Friday, August 05, 2005

Women Learning Gemara

Gil Student has been preoccupied with the issue of the right of women to learn gemara.In that connection, he reproduces the Rav zt'l's letter, that was published in R. Joseph B. Soloveitchik, Community, Covenant, and Commitment: Selected Letters and Communications, p. 83.

I recall seeing the Rov quoted on this issue (but I can't recall where). The quote went something like this: Women are obligated to study the Halakhos of the the mitzvos that they are required to observe. So, for example, in order to know Hilkhos Shabbos, you need to study Masseches Shabbos, and 'the way to Masseches Shabbos goes through Baba Qamma.'

2 comments:

rabbidave at aljazeera dot com said...

Women need to learn the halachas they are required to observe. That is why there is Kitzur Shulchan Orech and a whole bunch of books in English on Shabbos, Kashrus, and Toharas Hamishpacha, and RABBIS TO ASK. There are numerous websites offering halachic help and guidance. Personal shaylos can be ask with more anonomity than ever before.
Norman Lamm's idiotic notion that creating a womans kollel somehow advances Judaism is beyond description. We have now given women another reason to push off marriage for a few more years, further lowering the Jewish birth rate. As well as providing an "acreditted" place where the next generation's reform and conservative woman rabbis can study. AND we have now given women the tools to authoritatively argue with their husbands on every halacha, minhag, and chumrah in existence, because the "Rush in yevamos says differently". Explain to me how Judaism is now better off?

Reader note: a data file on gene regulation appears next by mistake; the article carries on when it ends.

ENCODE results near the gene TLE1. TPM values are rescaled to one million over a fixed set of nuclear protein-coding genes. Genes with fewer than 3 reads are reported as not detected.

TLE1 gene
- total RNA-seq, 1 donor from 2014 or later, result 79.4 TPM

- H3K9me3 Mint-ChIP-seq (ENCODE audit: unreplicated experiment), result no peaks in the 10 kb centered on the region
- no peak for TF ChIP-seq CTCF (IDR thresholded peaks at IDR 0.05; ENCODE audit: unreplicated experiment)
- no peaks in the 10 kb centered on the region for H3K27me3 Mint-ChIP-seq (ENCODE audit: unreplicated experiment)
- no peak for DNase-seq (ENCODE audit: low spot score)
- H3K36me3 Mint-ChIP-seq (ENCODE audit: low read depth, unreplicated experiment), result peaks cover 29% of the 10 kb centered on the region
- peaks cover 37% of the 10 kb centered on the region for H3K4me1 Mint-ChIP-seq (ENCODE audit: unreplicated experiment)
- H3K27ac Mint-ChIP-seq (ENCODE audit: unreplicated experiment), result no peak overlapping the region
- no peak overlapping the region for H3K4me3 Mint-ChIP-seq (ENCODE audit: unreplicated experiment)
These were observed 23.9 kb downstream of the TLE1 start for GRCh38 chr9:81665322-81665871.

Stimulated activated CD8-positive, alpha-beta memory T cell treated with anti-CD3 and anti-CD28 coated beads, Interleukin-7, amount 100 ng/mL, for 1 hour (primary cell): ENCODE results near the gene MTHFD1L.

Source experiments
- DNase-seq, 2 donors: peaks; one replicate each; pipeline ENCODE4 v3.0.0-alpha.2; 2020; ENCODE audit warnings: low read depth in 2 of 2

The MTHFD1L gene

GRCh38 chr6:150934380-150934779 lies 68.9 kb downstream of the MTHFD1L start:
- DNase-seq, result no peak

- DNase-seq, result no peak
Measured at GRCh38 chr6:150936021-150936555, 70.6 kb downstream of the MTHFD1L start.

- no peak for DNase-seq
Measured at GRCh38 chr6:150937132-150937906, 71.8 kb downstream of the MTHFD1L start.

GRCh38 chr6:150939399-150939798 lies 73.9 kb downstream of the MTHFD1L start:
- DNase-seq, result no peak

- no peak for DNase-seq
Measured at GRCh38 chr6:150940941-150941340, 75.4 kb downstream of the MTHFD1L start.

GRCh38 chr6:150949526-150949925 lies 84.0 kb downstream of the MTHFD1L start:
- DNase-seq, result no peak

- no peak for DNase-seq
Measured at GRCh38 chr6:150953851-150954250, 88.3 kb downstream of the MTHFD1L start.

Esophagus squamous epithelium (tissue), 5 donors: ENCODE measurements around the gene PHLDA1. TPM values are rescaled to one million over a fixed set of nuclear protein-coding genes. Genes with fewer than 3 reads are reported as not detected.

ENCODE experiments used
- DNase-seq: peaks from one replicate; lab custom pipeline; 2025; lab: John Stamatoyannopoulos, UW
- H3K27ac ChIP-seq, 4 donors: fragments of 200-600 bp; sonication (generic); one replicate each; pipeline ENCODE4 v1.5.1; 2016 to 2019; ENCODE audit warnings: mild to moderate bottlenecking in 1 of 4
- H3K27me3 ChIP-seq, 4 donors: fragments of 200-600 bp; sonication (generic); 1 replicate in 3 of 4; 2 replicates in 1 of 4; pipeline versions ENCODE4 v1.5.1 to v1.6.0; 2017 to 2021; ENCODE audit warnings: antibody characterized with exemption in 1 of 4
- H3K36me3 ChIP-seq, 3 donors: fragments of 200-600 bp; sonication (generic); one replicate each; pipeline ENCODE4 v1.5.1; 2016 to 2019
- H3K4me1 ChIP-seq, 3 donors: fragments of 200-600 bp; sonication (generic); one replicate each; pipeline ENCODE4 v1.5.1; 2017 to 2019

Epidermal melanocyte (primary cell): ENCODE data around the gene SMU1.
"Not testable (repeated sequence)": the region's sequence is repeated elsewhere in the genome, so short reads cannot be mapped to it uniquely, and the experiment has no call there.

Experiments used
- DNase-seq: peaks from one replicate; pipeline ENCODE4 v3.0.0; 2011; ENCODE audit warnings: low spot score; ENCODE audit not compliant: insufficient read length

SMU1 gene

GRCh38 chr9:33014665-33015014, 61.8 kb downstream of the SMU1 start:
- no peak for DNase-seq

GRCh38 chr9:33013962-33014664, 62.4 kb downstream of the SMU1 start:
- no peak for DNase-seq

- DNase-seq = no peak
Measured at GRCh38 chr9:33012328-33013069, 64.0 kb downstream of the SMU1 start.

Ronit said...

The logic you present here is faulty. If it is true that women NEED to learn the halachas they are required to observe, that in no way suggests that it is undesirable for a women to exceed the minimum requirement and delve into the depths of Jewish learning.

The argument that a woman's knowledge will challenge her husband's should be welcomed. Contrary to a source of discord in a marriage, as you present it, a man and woman's connection on an intellectual plane would be far more likely increase their appreciation and respect for one another.

Sure, there are Rabbis whom women could consult with personal questions. But it is more in the nature of the Catholic Church than of Judaism to raise the clergy to the level of holders and protectors of the scripture. Judaism encourages the dissemination of knowledge, not stinginess with regard to learning.

As to your arguments with regard to the birthrate and marriage age of women and couples in the community, that is a personal decision that has little to do with the options that ought to be available to women and nothing to do with the halachic validity of such actions.

Out of curiosity, why is your name rabbidave at aljazeera.com? Do you work for the organization?

Thank you.